To most homeowners at Harvest by Hillwood in Argyle/Northlake, vegetable gardening in North Texas means an abundance of fresh produce that will soon be part of a tasty, healthy meal. But for the inexperienced, starting a vegetable garden may seem like a daunting task. Don’t worry. Every successful gardener was a beginner once. Our guide to vegetable gardening for beginners provides the fundamentals on how to start a garden.
The basic requirements for a successful garden are soil, sunlight, water, and warmth.
Plants need good soil that contains nutrients like potassium, nitrogen, and phosphorus to thrive. The soil should be loose, not compacted, so the roots of your plants can grow and expand. The soil should also drain well so that plants don’t remain soggy after a rain or irrigation.
Different plants have varying sunlight requirements, but most crops require partial or full sun. This will affect where you choose to place your garden. Be sure to find a spot that gets at least six hours of sunlight per day.
Your garden will need to be watered regularly. While rain may fulfill some of your water needs, it’s best to select a location with easy access to a hose. You should water your garden when it is dry to the touch, not on a set schedule.
Plants, like people, have varying tolerances for heat and cold. Experienced gardeners know that crops are generally divided into two groups: those that grow and produce a yield in warm weather and those that perform better in cool weather.
Because of this, we think of vegetable gardening as having two seasons, spring and fall. The weather in North Texas can be similar in spring and fall so many crops will produce in both seasons but there are relatively few that thrive in the dog days of Texas summer. Some warm weather crops will continue to produce during the hottest weather, but many will go dormant.
Many warm weather vegetables can’t tolerate freezing temperatures at all, so we must wait until the threat of frost is gone before planting. Your North Texas gardening experience will be most successful if you keep your location’s USDA Plant Hardiness Zone in mind when selecting your crops. Most of Denton and Dallas Counties are within zone 8a but check the map to be sure.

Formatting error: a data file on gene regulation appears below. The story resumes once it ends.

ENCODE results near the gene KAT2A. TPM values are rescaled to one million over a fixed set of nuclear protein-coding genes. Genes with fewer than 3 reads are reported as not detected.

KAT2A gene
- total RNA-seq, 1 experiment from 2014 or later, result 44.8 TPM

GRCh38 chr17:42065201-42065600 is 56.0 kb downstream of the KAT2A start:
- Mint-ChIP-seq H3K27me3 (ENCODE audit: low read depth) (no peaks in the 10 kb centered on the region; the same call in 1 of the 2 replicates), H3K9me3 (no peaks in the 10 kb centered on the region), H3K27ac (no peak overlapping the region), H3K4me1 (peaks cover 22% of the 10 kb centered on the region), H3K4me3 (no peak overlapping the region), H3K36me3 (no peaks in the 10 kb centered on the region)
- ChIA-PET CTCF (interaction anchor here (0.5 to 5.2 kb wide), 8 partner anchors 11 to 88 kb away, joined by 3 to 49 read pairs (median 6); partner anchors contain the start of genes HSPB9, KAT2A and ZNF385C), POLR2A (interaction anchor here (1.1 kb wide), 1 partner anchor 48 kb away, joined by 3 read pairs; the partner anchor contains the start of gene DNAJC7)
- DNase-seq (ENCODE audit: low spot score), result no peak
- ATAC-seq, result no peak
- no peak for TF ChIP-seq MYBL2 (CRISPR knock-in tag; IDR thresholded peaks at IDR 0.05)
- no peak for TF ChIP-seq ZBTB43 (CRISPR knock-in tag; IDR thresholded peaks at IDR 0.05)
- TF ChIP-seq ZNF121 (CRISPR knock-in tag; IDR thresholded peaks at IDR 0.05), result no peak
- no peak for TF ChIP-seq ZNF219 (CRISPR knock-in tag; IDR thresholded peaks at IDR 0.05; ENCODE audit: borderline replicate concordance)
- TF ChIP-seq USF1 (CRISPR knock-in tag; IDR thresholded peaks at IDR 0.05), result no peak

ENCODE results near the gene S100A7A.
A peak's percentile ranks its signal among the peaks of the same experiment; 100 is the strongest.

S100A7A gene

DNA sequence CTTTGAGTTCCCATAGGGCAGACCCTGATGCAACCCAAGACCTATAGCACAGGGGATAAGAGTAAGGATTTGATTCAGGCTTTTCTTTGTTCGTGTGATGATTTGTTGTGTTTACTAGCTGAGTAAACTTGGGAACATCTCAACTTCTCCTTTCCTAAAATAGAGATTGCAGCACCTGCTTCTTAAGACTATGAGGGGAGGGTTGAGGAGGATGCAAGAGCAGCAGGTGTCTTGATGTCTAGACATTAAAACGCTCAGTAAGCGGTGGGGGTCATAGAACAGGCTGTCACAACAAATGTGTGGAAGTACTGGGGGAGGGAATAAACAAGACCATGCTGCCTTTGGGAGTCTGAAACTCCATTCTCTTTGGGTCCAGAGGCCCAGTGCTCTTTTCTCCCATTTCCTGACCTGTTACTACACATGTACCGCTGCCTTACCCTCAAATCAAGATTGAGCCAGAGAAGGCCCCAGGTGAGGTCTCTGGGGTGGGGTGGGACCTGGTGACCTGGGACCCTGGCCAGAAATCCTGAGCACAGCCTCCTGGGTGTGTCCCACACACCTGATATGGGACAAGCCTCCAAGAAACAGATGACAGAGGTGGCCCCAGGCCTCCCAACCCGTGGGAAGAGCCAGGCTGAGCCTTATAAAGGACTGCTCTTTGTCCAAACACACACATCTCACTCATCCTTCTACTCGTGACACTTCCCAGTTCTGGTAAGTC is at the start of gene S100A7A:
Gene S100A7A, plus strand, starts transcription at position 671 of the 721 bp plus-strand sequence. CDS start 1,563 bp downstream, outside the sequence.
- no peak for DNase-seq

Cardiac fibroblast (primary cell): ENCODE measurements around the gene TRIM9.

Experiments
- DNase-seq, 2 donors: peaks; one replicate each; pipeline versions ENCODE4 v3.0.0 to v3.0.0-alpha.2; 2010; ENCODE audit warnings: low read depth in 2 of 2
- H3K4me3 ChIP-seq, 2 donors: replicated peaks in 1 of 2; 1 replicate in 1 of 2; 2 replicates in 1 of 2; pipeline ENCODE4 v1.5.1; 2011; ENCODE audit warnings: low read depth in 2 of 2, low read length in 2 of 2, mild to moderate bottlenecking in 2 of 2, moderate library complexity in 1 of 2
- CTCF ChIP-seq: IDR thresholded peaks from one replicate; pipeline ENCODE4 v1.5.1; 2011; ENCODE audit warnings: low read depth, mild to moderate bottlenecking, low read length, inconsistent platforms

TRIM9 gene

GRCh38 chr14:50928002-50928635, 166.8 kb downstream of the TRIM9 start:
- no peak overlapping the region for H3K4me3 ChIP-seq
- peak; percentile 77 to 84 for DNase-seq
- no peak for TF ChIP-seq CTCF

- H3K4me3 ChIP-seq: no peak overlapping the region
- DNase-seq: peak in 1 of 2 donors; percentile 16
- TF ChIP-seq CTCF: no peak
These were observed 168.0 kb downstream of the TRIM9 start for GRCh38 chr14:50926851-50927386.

Armed with the basic principles of vegetable gardening, you’re ready to get started. Every successful garden begins with a good plan. Before you start, decide on the location of your garden and its layout and understand what you must do to prepare the soil for planting. Once this is done, you can decide on the plants you will include!
As we already know, your garden must receive plenty of sunlight to be successful. Note the sunlight received in the various locations you are considering and pick one that gets at least six hours of sun per day.
The structure of your garden can take many forms. You can create a garden in the ground, in raised beds, or even in a series of containers. Unless you already have a bare patch of ground, planting your garden in the ground will likely involve removing grass, weeds, and any large rocks that are there.
Planting a garden in a raised bed is an attractive alternative. With a raised bed, you can start with the ideal soil for your crops and enjoy the bonus of less stooping to check your progress. Harvest residents love gardening in the raised beds at our Harvest Farm. Residents of our agrihood can rent their own private garden plots to plant vegetables, fruits, flowers, herbs or a combination! And no previous experience is required because there is a full-time farmer on site to lend a hand and answer questions.